What is the future of optometry?

An Optometrist detects and examines the eye to check for any defects, visual inefficiency, disease, tissue damage, proper circulation of fluid in the retina, or other abnormalities with the help of observation and medical equipment.

An Optometrists provides the view and a one-stop before an ophthalmologist as it examines and suggests the methodologies and prescription to correct, repair, safeguards, and improve any
abnormalities by prescribing the use of spectacles, liquid medicine in the eye, contact lenses, vision support aid, therapy, and precautions while maintaining eyes on a regular check basis.

In this Digital era, most people are busy using their phones or engaged with electronic devices, thus enabling and forcing pressure on the eye resulting in optometric diseases in humans.

Myopia and dry eye problems are increasing daily because of the increasing use of smart devices, especially in the youth population, where 6 out of 10 people wear eyeglasses which will increase in specialized optometric doctors devoted to the treatment of those patients.

In recent years, Chronic Disease has increased rapidly and needs to be diagnosed and treated by more optometrists. When people go for a general eye checkup, they don’t realize that it is an indirect way of looking inside the body, which detects nearly 300 diseases. According to a survey, every year, 400000+ people are detected with diabetic retinopathy.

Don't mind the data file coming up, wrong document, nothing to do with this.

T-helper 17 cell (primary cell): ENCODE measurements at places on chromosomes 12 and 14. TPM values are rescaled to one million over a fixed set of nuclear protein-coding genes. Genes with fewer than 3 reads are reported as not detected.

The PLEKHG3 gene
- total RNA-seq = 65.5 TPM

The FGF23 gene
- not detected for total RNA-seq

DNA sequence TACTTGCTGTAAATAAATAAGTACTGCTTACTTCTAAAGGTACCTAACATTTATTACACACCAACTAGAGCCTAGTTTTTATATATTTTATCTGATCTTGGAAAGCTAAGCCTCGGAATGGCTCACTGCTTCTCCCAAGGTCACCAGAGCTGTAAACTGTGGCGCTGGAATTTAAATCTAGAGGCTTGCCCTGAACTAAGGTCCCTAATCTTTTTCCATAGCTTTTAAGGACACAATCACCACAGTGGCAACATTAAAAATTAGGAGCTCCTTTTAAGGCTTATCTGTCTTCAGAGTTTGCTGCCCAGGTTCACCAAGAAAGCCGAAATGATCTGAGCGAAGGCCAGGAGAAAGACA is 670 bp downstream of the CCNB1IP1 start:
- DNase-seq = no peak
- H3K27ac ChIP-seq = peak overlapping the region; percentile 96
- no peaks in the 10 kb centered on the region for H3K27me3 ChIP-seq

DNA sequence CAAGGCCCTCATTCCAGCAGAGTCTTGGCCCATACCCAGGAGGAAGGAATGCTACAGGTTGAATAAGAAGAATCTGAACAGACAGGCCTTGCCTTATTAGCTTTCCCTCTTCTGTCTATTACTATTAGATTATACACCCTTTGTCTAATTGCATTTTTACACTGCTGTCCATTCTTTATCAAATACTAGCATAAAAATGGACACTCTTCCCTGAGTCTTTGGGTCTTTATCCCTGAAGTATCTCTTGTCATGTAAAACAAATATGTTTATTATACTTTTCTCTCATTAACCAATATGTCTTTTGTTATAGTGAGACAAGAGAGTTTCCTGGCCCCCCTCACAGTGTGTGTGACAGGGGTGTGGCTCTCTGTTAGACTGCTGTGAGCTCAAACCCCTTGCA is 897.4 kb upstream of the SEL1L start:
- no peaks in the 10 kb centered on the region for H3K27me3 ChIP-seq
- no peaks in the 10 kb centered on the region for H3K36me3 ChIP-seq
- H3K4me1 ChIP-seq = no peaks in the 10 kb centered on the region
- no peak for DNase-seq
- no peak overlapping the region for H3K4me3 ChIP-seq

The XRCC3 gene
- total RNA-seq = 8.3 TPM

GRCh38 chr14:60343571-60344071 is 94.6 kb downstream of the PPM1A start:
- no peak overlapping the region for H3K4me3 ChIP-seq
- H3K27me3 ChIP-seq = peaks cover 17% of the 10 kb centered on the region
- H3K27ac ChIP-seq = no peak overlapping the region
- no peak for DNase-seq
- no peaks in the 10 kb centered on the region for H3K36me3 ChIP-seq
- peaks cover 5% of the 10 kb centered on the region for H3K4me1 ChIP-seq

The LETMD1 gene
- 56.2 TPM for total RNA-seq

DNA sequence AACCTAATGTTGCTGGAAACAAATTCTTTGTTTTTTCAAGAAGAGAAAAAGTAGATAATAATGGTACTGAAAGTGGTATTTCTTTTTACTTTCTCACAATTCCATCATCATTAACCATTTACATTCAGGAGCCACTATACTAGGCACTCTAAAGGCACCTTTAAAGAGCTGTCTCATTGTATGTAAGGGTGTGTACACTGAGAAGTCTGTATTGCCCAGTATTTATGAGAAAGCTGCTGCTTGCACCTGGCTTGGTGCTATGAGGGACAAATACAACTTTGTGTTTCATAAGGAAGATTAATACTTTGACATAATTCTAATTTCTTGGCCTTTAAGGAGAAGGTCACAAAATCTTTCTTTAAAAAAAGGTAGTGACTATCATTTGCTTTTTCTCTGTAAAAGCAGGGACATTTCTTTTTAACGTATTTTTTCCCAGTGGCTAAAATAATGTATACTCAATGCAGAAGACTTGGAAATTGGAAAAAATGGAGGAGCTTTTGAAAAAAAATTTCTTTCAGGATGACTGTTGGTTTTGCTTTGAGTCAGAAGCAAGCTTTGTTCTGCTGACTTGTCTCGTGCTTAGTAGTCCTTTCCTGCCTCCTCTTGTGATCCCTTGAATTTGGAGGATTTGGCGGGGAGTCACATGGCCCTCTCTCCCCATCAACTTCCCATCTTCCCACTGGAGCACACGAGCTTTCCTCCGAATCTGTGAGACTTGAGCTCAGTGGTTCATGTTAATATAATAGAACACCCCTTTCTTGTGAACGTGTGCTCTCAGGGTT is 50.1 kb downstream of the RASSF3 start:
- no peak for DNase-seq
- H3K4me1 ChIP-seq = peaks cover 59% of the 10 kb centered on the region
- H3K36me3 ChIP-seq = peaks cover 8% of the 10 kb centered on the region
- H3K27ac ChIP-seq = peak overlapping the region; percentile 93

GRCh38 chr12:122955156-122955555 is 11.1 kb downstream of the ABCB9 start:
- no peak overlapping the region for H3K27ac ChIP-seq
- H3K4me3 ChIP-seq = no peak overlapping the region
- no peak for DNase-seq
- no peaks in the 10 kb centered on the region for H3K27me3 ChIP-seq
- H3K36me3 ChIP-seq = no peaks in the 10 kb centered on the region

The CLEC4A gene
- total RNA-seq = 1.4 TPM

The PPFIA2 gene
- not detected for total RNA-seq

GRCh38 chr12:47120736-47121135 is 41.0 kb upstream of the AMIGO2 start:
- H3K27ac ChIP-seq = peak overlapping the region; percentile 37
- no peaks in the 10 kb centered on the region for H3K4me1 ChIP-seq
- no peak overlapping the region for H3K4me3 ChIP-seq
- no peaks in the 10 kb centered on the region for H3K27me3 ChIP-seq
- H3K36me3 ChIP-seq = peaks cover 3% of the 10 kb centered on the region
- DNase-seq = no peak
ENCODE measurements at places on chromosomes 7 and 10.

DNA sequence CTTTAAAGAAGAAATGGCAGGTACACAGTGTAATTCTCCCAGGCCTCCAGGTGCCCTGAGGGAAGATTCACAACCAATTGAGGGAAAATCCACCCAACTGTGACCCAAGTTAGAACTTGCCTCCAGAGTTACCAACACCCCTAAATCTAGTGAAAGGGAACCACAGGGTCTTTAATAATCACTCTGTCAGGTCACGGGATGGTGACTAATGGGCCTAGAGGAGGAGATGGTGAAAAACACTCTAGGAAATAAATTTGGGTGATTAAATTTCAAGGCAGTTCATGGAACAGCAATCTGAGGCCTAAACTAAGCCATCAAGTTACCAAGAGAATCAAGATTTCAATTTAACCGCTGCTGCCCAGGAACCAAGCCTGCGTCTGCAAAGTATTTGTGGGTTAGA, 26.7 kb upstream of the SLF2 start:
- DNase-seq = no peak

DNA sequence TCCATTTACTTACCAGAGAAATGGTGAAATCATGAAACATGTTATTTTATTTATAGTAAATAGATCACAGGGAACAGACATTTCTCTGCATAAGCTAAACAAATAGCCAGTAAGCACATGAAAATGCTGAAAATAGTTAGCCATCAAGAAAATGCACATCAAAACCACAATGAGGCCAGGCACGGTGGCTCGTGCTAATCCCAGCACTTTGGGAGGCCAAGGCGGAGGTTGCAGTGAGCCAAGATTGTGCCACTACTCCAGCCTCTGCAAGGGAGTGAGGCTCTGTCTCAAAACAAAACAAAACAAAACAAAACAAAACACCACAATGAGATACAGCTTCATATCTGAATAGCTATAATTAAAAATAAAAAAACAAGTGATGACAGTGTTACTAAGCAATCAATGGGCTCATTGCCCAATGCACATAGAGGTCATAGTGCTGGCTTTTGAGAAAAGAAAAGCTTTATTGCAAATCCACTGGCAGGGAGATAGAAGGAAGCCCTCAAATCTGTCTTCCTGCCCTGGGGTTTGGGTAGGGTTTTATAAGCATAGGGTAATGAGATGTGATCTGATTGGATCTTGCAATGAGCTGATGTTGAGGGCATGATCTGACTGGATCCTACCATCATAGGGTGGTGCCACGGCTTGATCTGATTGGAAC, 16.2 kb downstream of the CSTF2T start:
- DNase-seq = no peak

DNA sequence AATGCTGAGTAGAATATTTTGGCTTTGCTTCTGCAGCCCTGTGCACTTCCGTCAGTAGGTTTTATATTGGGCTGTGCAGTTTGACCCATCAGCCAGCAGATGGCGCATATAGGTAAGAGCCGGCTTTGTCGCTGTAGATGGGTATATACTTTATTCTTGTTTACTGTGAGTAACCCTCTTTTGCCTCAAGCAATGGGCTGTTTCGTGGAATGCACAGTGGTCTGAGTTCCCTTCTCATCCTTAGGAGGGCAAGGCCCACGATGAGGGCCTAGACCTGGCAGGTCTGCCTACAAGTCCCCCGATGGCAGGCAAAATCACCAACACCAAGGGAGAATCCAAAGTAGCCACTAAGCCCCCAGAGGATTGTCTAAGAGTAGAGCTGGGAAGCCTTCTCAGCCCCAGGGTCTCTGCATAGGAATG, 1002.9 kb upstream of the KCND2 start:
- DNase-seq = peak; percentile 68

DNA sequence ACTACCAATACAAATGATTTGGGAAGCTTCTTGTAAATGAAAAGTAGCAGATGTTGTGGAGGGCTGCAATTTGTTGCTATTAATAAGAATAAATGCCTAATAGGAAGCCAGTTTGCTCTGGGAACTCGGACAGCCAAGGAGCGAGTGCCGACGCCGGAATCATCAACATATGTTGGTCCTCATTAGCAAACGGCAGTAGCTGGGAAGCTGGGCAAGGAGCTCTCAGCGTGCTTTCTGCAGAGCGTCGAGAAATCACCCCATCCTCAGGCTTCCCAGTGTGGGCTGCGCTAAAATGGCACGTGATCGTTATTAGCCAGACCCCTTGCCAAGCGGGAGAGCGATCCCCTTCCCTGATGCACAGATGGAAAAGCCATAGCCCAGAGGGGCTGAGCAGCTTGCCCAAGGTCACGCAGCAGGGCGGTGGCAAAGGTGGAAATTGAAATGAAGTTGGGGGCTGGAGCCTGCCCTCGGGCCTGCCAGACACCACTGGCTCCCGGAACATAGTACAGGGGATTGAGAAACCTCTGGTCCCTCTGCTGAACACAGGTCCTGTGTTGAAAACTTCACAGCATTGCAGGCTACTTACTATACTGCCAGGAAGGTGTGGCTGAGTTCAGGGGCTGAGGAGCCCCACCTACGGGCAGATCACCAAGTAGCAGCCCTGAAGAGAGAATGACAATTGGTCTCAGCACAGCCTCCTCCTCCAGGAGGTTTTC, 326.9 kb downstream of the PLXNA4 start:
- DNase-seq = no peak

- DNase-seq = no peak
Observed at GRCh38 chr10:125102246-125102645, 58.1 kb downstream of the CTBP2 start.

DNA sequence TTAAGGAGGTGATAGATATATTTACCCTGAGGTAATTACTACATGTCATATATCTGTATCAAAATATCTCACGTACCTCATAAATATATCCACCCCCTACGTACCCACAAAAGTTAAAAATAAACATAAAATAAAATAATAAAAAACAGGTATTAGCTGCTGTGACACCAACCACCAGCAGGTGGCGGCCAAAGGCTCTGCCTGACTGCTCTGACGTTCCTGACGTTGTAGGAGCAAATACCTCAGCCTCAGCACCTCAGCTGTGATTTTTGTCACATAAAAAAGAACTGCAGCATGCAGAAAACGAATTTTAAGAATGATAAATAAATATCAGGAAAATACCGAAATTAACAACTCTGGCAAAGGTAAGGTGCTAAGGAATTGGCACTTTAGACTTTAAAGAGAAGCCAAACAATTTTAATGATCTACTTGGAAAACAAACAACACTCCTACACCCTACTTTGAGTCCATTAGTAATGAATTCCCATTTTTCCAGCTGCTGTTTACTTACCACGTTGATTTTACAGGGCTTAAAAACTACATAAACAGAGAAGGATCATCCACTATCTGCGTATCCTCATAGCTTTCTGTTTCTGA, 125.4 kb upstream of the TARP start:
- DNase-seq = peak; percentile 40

Impact of Covid-19, the people who suffer from the virus and manage to recover shows the symptoms of eye care disease, which reflects the side effect caused by the virus and has forced people to think about their eye care routine and checkups.
According to the report published by Richard C. Edlow. The future needs for optometrists will increase drastically.
In 2025 the need for optometrists will be increased by 20 million more regular medical eye examinations compared to 2015. This amount is predicted to exclude the increased volume of surgery that the United States’ aging population will require.

The prediction of increasing cataract surgery will rise from 3.6 million in 2015 to 5 million in 2025 instead of a 2.1% increase in the full-time equivalent scale of doctors for Ophthalmologists during this period.

As we see the increase in surgery, diseases, and the number of patients, the need for increasing the medical eye care equipment and machines to support optometrists will arrive. According to an estimate, there will be a constant rise of 31.5% from 2015 to 2025, with a volume of 51.8 million to 68.2 million general eye checkups annually.

An aging population of 40 and above requires a greater demand for vision correction and eye disease solutions because chronic ocular diseases are more common in this age group. This has been attained using the induction of new technologies and specialized optometrists for routine checkups and maintenance of eyes.

According to a study, it costs around $177 billion to the U.S. for vision impairments in 2021, which will increase to $715 billion by the year 2050 as the quality of life increases leading the public to prioritize their eye health and vision. Despite pandemic issues, there is clear progress in practicing contemporary optometrists.